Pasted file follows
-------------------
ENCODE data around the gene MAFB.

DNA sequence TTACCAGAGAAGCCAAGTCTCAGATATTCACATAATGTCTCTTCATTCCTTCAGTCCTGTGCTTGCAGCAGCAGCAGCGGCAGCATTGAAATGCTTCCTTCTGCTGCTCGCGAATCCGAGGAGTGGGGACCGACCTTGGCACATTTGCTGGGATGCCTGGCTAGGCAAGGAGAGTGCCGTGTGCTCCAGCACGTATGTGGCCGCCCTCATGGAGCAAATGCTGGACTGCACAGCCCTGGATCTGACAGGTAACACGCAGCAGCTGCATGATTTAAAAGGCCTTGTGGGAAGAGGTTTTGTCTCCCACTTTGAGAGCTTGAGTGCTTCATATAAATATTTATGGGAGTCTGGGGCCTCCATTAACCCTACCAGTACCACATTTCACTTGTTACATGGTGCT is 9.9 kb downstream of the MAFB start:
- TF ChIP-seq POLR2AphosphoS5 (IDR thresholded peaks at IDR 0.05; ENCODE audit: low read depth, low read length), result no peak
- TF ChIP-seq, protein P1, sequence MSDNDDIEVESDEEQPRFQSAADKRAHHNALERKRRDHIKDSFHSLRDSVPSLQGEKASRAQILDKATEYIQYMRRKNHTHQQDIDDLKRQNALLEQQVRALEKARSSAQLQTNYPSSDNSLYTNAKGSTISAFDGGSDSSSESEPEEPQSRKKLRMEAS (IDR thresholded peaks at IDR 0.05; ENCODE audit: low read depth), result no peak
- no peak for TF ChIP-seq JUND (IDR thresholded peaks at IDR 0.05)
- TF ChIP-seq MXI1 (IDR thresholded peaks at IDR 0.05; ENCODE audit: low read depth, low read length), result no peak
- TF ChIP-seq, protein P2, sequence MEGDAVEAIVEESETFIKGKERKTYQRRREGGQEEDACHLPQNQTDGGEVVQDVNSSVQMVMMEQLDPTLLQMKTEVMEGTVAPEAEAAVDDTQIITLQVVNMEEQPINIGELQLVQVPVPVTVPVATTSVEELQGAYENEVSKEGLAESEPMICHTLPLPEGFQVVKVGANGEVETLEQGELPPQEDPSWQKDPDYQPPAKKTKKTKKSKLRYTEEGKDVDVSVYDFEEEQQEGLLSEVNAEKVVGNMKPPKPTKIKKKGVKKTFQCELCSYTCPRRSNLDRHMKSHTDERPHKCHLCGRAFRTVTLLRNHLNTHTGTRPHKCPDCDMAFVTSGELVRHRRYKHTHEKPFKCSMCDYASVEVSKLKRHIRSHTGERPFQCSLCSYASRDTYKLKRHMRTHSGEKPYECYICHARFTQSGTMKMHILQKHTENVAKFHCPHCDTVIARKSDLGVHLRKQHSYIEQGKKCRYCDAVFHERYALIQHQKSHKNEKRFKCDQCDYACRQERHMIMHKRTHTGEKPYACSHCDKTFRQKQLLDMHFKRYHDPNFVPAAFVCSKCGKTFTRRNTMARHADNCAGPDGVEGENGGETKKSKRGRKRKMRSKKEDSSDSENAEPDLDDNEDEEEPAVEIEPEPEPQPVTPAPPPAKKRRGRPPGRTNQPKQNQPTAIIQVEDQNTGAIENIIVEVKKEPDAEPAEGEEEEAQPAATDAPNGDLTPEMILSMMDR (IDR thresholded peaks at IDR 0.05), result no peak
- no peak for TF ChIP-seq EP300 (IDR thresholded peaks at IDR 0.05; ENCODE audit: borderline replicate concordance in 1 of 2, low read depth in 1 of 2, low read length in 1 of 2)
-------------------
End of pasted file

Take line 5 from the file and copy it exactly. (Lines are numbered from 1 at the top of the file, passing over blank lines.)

- no peak for TF ChIP-seq JUND (IDR thresholded peaks at IDR 0.05)